Despite the name change after the end of the Vietnam War, Ho Chi Minh City is still called Saigon by many of the locals, especially District 1, the backpacker ‘party district’, where we stayed. Our hotel, the Luan Vu, was a little gem, tucked away off the main strip, so it was in the heart of the action but still quiet enough to sleep, and all for the mere sum of 25 GBP a night, including breakfast for all four of us! Amazing value.
We had also, on the recommendation of an Aussie family we met in Hoi An, booked a food tour with the Back of the Bike Company. Seven Vietnamese university students picked us up at the hotel, and for four hours drove us around Saigon on the ‘back of their bikes’ taking us to 5 different food areas to get a taste of real Vietnamese cuisine. The kids were absolutely in their element getting a ride on the back of the scooters, looking very relaxed while I, for one, held on for my life as they merged into the crazy scooter packed streets of the City, a literal white knuckle ride! But soon you realised that the girls were excellent riders, well used to negotiating the chaos, one of the girls noted that there are over 6 million scooters in Saigon and one thing they were good at was avoiding hitting one another! I can confidently speak for us all when I say it turned into one of our most memorable nights in Vietnam!
Our ‘girls’ were so interesting to talk to, we asked them so many questions about the City, the food and their lives and they were great fun with the kids. And the food? Amazing. We had street food from a stall of grilled meats, green papaya salad with beef jerky, whilst sitting in a park, a busy locals restaurant specialising in seafood soup with rice puffs and a speciality desert-only café for a selection of the most delicious ice-creams, fruits and sticky rice – yummy! And we even learned that the word yum is rude, not to cross your fingers and how to pronounce Pho (soup)properly so you were not asking for something unmentionable! We also found out why people sometimes laughed when Ben said thank you in Vietnamese – it’s all in the inflection apparently – he’s been telling them to ‘shut their mouths’ instead!
And finally when the girls dropped us off at our hotel that night they asked if they could take the kids out for ice-cream the next afternoon (how could we refuse?), and so the kids all got another scooter ride the next day, free ice-creams and their faces all over the girls Facebook pages! The kids are just as popular here in Saigon as they were in Hanoi, stopping daily for cheek pinching, hair stroking and photograph taking.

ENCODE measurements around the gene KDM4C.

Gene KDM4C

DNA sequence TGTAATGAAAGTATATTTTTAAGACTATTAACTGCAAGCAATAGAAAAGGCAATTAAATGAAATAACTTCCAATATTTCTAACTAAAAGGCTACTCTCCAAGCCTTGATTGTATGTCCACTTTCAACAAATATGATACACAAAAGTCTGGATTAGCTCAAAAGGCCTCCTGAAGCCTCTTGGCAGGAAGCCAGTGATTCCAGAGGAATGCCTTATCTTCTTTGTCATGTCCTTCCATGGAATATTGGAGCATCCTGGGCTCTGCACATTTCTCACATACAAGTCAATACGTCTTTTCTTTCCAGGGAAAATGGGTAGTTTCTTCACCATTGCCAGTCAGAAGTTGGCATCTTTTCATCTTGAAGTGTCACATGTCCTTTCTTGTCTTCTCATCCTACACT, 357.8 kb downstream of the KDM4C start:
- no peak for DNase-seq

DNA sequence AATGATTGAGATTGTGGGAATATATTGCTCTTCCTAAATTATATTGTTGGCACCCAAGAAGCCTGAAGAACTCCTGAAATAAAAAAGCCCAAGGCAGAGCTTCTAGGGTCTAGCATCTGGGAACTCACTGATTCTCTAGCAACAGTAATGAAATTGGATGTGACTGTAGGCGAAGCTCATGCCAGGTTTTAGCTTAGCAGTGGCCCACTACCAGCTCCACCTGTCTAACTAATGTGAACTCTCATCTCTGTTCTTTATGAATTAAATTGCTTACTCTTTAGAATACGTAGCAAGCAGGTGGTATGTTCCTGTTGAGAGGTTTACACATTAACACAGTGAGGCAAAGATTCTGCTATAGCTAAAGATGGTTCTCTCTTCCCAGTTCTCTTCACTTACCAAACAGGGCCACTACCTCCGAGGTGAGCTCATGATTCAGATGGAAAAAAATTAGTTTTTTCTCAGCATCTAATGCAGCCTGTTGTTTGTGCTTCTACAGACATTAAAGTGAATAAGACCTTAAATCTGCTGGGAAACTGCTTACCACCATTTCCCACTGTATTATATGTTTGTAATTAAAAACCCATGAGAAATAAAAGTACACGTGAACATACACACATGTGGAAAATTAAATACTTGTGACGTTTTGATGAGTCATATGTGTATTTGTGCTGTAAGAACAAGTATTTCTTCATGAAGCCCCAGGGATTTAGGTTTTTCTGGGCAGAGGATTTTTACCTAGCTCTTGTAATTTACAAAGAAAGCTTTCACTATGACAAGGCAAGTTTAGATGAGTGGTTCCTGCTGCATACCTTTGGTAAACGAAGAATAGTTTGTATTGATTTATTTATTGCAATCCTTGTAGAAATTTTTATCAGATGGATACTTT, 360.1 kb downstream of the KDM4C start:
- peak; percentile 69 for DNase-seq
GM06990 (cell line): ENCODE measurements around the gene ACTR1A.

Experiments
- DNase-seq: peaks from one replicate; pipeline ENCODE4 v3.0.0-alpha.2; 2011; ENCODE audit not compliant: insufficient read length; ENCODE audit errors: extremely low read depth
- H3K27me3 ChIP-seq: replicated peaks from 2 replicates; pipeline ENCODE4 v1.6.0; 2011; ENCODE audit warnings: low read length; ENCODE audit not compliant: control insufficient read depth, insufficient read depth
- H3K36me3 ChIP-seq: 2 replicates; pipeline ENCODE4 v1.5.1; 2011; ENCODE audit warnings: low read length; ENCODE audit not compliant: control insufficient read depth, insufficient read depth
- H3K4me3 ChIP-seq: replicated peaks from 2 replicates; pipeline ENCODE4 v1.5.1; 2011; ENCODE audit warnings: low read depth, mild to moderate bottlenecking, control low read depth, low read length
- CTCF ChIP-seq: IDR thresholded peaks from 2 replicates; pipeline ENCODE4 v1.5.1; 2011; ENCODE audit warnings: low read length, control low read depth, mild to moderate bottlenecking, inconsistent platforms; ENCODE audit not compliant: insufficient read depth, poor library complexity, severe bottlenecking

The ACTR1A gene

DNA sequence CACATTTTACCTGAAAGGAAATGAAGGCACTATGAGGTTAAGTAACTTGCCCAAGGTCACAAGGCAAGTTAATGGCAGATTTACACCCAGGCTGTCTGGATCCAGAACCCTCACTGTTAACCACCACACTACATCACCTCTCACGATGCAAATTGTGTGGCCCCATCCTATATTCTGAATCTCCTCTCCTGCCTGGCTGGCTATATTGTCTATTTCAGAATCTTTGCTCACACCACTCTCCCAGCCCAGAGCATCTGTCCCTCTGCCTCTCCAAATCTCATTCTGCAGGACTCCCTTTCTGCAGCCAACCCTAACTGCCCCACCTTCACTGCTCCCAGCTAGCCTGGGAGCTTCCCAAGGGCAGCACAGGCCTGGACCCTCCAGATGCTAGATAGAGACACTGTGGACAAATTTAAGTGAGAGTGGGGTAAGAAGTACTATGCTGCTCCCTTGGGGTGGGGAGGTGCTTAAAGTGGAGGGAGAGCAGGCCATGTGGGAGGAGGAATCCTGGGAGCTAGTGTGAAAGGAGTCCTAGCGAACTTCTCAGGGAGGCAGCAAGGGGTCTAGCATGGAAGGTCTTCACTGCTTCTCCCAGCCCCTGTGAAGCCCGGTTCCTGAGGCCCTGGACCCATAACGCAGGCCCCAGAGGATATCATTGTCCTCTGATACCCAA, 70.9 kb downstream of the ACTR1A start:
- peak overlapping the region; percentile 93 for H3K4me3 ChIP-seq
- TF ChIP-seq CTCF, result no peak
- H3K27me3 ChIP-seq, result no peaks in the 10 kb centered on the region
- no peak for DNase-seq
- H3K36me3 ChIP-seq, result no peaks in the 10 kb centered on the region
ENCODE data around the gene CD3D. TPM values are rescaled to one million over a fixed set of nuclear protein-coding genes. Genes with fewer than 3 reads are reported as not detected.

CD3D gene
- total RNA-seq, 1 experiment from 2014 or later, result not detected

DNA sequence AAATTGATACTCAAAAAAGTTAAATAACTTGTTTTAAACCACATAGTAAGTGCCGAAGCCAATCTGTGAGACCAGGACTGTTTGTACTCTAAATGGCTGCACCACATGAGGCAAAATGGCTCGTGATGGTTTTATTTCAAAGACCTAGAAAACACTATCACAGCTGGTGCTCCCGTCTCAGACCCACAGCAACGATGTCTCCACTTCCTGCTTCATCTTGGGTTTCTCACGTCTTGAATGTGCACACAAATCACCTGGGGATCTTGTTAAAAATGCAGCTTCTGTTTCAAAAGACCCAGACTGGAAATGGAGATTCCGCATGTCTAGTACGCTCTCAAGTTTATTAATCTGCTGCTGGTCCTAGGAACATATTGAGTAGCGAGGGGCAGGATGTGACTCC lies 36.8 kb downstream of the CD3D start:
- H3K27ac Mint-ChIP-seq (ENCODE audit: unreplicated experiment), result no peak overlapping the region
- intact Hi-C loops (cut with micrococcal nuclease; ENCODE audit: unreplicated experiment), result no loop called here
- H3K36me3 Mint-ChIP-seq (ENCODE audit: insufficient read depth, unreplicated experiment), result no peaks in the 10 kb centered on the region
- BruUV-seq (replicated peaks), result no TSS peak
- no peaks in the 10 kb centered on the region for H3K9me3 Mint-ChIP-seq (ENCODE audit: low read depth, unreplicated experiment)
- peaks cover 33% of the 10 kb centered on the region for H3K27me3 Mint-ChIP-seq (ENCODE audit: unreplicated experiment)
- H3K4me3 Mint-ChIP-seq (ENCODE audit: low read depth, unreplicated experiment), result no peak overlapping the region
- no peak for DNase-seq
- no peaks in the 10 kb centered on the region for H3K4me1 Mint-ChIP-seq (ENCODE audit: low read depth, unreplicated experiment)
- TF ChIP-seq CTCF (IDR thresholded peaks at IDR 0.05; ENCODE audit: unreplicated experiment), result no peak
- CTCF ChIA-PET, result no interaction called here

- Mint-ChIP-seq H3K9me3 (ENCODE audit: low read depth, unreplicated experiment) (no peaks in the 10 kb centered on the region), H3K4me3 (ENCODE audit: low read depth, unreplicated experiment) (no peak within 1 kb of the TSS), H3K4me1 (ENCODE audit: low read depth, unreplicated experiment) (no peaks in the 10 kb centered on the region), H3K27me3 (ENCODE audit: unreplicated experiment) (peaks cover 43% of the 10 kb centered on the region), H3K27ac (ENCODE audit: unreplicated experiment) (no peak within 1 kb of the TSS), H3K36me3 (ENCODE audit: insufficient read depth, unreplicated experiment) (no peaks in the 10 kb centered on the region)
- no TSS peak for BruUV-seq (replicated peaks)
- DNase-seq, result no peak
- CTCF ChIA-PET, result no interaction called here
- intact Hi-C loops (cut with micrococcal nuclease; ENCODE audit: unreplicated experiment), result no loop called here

This gave the adults a bit of child-free shopping time. We had already enjoyed a brief but alarming encounter with the hawkers at the Ben Thanh Market the day before, where the kids were manhandled a bit too much for our liking, so Saigon Square 1 was a welcome relief. We did return later for some souvenirs, but stuck to the ‘fixed price’ stalls to avoid the aggressive sales tactics.
Then it was history curriculum time with a trip to the Cu Chi Village where the infamous Vietcong tunnels system was used very successfully in guerrilla warfare against the American soldiers inthe Vietnam War in the 1960s and 70s. We went on a private tour with Quang, a very knowledgeable tour guide who explained how the tunnel system worked, and demonstrated some of the ingenious, but brutal, man traps and ambush techniques the Vietcong used.
There are also some tunnels that you could go down to ‘experience’ how the Vietcong lived and fought for nearly 20 years. The kids loved it but far too hot and claustrophobic for me. It was interesting viewing the war from the Vietnamese point of view, rather than the war movies of the Americans. Quang also talked about how his family was affected as his father fought for the South Vietnamese Army, the SVA, on the side of the Americans and how his father was later ‘re-educated’ by the Communist government. Ollie was quite shocked to hear the term ‘American Killer Heroes’, used in the displays celebrating the Vietcong victory, but it made for an interesting and lengthy discussion about how we write history with Ollie afterwards.
Considered too graphic for the kids, Ben and Rob followed up with a visit to the War Remnants Museum. We later took the boys to see the tanks, jets and armoury in the museum courtyard. Ollie wanted his picture taken with every single one.
Sadly, this was also where we had to say goodbye to our awesome travel companions, Cath, Rob & Lani. We had such a ball with them, we walked, drove, cycled, flew, swam, biked, rowed, floated, chugged, laughed, played, haggled, ate and drank our way through this amazing country together and have some incredible memories to take with us. Thanks so much guys, you made Vietnam a very special experience – how does same time next year sound??